INTRODUCING A LONDON CORRESPONDENT
Editor's Note: The only place I have ever wanted to visit outside of the U.S. is London. Recently I was very pleased to discover that there is someone over there whose standards and passion for a theatrical moviegoing experience align closely with mine. His astute observations indicate that U.K. cinemagoing has many issues similar to those in the U.S., so there is much to commiserate about. There are still however, several exceptional movie showplaces in England, which gives us much to celebrate. Looking forward to all there is to see and hear about in British cinemas, I am proud to introduce our London Correspondent, Brighton Bourne...
I have just about come to terms with the fact that the colourful cinemagoing possibilities of my youth have declined, at least in England. However, reading the features on Cinema Sightlines, and the threads in the CS forums, took me back to the glorious days when cinemagoing was a memorable experience that you could share with a polite audience.
My love for the cinema started when I was a misplaced youth, whose parents had emigrated from the U.K. and left me behind to finish school. While other young men were enjoying family, social lives, and sports, I sought solace and pleasure at the Regent Cinema, in my home town of Brighton. Being a regular patron, who often went to the cinema three times a week, it was not long before I was on first-name speaking terms with the Regent staff and management.
Image from Brighton Cinema Directory by David Fisher
One day I received an invitation to visit the projection box. Being an inquisitive teenager, I jumped at the opportunity. I met the chief projectionist, who was thrilled to have a captive audience. What should have been a short visit extended into a long stay, as I was happily immersed in the projectionist’s world. When the performance ended, the chief directed me to operate a few knobs and switches that controlled some lights and drew the curtains. It was a thrill - like being in control of a jet aircraft! From that moment, I knew the cinema was where I wanted to be.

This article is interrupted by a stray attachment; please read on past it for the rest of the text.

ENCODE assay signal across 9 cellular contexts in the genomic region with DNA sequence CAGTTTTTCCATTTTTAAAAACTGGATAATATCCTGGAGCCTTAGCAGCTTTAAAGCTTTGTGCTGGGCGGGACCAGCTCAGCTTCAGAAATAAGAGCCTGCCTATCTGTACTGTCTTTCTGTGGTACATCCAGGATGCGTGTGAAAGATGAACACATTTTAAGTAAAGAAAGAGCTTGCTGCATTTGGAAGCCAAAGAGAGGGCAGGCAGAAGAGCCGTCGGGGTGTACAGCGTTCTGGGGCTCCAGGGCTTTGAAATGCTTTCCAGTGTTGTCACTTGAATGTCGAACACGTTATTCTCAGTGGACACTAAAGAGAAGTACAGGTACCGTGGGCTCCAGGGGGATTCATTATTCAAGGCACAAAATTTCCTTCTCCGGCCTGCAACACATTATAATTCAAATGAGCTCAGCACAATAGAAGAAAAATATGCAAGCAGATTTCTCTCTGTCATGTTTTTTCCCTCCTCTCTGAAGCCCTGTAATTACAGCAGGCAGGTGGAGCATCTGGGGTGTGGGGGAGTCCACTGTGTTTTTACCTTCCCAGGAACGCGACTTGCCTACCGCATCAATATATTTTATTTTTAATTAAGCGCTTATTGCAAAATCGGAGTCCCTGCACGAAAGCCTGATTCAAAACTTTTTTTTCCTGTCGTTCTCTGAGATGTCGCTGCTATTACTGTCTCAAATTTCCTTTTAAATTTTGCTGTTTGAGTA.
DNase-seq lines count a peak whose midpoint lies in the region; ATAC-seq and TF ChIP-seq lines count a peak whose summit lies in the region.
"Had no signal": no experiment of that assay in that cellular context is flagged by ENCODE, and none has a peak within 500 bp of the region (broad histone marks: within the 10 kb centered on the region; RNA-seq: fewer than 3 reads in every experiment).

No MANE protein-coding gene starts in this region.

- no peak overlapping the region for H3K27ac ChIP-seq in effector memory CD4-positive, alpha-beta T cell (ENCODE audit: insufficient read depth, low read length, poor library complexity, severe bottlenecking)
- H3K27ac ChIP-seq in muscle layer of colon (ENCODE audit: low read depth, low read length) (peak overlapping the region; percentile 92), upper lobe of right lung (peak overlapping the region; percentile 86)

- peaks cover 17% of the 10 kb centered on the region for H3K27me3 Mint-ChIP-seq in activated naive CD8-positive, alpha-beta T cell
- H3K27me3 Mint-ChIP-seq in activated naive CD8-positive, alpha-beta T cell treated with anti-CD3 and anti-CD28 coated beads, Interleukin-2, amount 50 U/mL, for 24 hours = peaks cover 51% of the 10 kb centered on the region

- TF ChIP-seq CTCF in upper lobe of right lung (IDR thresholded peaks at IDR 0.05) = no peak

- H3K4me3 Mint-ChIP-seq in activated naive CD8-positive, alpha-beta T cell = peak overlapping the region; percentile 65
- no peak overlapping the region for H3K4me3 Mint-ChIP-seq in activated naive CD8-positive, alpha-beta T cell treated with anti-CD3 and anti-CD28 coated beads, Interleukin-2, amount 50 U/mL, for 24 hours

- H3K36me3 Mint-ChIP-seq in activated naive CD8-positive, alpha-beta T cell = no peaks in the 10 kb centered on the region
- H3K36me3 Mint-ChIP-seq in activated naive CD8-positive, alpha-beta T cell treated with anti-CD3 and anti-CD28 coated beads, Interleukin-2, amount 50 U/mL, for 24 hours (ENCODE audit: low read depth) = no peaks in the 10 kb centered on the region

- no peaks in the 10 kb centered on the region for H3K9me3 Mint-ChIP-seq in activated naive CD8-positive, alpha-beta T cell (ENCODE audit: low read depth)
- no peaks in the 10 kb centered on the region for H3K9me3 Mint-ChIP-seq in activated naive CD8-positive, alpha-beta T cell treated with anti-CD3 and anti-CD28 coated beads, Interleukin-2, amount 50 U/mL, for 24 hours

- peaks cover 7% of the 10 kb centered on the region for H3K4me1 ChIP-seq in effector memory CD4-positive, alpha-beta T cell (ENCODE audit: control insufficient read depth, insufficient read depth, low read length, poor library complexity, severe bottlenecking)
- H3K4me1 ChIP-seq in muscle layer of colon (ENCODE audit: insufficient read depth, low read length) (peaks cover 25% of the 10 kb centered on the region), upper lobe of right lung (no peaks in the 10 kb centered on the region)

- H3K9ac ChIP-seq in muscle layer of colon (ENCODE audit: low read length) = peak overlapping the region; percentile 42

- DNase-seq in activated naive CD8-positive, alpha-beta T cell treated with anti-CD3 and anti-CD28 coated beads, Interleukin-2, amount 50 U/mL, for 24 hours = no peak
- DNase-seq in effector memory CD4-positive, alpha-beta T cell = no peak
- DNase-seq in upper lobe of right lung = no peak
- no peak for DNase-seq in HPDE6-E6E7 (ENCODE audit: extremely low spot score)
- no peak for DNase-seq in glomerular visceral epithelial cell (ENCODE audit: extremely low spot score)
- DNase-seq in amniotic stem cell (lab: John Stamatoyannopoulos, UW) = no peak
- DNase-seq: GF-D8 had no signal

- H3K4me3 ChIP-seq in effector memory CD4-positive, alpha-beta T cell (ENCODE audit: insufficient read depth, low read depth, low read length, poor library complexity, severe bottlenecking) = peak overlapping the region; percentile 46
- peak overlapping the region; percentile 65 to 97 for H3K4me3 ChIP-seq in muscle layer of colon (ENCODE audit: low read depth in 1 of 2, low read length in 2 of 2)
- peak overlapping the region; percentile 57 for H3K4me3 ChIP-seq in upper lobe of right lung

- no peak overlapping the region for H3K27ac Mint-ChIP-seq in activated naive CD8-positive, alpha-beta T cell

The cinema manager and projectionist were very friendly, and soon adopted me as a member of the ‘family.’ I spent a large amount of my pocket money subscribing to Screen International (the cinema trade journal) and passed all copies to the manager after I read them. In return, I was given a staff pass that gave me two complimentary tickets each week for a year.
One evening, when a new film opened, the cinema was exceptionally busy, and some staff members had not turned up. I volunteered to help, and became an usher for the night. I must have made a good impression, as I was asked if I would be interested in becoming a member of the staff. I was told I could then see all films free, but even without this incentive, I still would have seized the opportunity.
At the age of 16, during an extended summer break from school, I became an usher at the Regent. I quickly progressed up the ladder to the concessions, cashier, and then boxoffice supervisor. I enjoyed being in a cinema and meeting people so much, that the holiday job became a part-time occupation. When I returned to school, I studied during the day, working evenings and weekends in the cinema.
When my studies took me to London, I worked for the same company at a West End showcase: the Dominion Theatre in Tottenham Court Road. The Dominion had an impressive history, including live appearances by Charlie Chaplin, Sophie Tucker and Judy Garland, plus the U.K. film premieres of SOUTH PACIFIC and CLEOPATRA. My job there began when the four-year roadshow engagement of THE SOUND OF MUSIC was in its final weeks, prior to a major refurbishment for the World Premiere of STAR!
Image Courtesy of Cinema Theatre Association